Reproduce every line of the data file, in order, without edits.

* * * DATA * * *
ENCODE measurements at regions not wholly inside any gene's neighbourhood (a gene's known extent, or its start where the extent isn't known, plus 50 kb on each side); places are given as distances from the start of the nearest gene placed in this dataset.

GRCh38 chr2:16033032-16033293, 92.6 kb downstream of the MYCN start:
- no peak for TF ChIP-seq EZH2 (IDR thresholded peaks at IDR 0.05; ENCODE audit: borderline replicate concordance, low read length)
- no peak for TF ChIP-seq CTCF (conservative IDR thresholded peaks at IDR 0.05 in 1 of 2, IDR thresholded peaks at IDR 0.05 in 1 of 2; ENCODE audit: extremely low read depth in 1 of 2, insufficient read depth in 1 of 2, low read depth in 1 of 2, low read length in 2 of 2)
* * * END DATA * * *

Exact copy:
ENCODE measurements at regions not wholly inside any gene's neighbourhood (a gene's known extent, or its start where the extent isn't known, plus 50 kb on each side); places are given as distances from the start of the nearest gene placed in this dataset.

GRCh38 chr2:16033032-16033293, 92.6 kb downstream of the MYCN start:
- no peak for TF ChIP-seq EZH2 (IDR thresholded peaks at IDR 0.05; ENCODE audit: borderline replicate concordance, low read length)
- no peak for TF ChIP-seq CTCF (conservative IDR thresholded peaks at IDR 0.05 in 1 of 2, IDR thresholded peaks at IDR 0.05 in 1 of 2; ENCODE audit: extremely low read depth in 1 of 2, insufficient read depth in 1 of 2, low read depth in 1 of 2, low read length in 2 of 2)